Major chip vendors including Intel are telling customers that they’re set to begin hiking chip prices in the fourth quarter as they deal with increasing costs and supply shortages.
The rumor initially started with Intel. Now Qualcomm and Marvell Technologies have also begun informing customers of price increases, according to a report from Taiwanese publication DigiTimes.
“On its Q1 earnings call, Intel indicated it would increase pricing in certain segments of its business due to inflationary pressures. The company has begun to inform customers of these changes,” an Intel spokesperson said in a statement to me.
Just how high remains unclear. News publication Nikkei Asia cited sources who claim the increase will be as much as 20%. But Intel did not comment on the rate of increase.
AMD has not spoken on the issue, and when reached for comment, declined, citing its “quiet period” between the end of the fiscal quarter (June 30 for AMD) and when it will announce earnings (August 2). But AMD’s chips are made by TSMC, and TSMC is also alerting customers to price hikes.
The fact that it’s Intel means that the problem isn’t necessarily one of capacity. Intel has its own manufacturing capacity and can quite adequately meet it. The real problem is resource materials. CPUs are more than just silicon; they are a combination of very rare, hard-to-formulate chemical compounds which have been in short supply for some time.
Jim McGregor, principal analyst with Tirias Research, said he isn’t surprised at this news. “A year ago, foundries told customers [they] need to put money into capacity or face lower priority and/or increasing prices,” he said.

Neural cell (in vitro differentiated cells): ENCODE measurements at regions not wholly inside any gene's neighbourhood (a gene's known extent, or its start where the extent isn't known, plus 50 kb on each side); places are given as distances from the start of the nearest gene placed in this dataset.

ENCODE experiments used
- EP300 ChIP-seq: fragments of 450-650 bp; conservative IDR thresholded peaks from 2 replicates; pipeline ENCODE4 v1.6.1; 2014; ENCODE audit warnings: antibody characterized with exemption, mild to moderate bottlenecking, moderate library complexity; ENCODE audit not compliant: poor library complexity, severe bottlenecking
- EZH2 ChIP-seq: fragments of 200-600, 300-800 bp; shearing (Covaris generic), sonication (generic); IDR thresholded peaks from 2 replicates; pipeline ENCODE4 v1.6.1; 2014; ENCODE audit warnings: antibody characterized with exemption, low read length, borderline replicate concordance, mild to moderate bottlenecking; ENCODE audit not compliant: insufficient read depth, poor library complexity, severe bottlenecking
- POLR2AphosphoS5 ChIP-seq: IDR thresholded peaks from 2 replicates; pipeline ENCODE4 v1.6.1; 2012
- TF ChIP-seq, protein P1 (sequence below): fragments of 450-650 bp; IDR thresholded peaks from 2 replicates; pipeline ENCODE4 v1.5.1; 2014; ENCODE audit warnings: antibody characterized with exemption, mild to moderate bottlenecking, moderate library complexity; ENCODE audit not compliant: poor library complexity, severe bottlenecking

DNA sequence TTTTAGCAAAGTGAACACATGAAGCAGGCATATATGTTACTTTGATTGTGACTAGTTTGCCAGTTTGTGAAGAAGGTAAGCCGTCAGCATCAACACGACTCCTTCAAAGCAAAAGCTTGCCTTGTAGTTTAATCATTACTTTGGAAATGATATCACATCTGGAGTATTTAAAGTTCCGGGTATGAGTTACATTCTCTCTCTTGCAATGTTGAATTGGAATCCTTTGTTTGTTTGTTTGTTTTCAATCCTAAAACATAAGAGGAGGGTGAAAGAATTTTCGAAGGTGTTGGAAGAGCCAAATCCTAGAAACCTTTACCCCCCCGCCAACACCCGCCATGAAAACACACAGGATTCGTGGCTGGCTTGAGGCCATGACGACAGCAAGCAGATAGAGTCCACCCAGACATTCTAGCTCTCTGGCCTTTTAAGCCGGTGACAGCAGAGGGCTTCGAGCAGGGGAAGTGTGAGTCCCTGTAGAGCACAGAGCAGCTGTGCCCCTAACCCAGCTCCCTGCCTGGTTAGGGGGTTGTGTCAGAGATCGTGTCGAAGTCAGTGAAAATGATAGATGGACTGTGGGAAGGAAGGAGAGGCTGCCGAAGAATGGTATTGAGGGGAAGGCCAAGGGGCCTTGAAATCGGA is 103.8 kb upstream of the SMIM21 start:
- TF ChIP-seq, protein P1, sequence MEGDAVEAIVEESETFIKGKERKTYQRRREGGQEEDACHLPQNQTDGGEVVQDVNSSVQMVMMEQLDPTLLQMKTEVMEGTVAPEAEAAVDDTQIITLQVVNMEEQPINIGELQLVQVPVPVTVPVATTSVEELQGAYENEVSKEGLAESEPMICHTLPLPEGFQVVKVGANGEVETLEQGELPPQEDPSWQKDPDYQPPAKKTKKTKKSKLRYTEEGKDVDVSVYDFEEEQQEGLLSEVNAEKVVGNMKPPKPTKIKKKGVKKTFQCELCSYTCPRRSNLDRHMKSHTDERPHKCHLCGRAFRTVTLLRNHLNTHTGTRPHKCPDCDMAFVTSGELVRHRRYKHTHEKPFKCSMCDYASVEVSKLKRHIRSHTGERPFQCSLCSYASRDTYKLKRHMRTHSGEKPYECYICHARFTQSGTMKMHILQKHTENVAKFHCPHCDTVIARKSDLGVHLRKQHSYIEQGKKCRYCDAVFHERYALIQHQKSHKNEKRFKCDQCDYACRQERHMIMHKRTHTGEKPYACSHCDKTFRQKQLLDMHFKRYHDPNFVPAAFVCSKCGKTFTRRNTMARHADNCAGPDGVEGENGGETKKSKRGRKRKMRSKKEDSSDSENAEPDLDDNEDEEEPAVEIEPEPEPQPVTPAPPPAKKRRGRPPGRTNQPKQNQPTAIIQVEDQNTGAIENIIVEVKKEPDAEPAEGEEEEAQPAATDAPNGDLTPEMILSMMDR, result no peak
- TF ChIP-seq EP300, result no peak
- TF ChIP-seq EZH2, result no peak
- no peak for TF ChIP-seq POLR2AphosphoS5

The increase is expected to be across-the-board, from low-end to high-end processors. Server processors will really feel the pinch of that 20% increase if it is realized. Xeon Scalable processors range from $2,000 to $8,000. Imagine a 20% price hike per chip. Now multiply that by two, since most servers are dual socket, and then multiply that by however many hundreds of servers are being purchased at one time.
That’s why this will hit cloud service providers particularly hard, since they tend to buy servers in the tens of thousands. But whether it’s AWS or your own internal deployment, you can best believe that the server vendors will pass on the costs to you.
The one potentially redeeming factor, according to McGregor, is that all the large server OEMs have deep contracts with Intel and other chipmakers. While chip makers often have listed prices, those do not apply to tier 1 OEMs because they have the volume deals. But that doesn’t mean there will be zero impact, just less of an impact for HPE and the like, while smaller OEMs will likely take a bigger hit.
McGregor added he believes the shortage is caused by a multitude of events, from labor to shipping to shortages of key supplies to more recent shutdowns in China. “There are constraints throughout the supply and value chain, and there’s nothing you can do about it,” he said.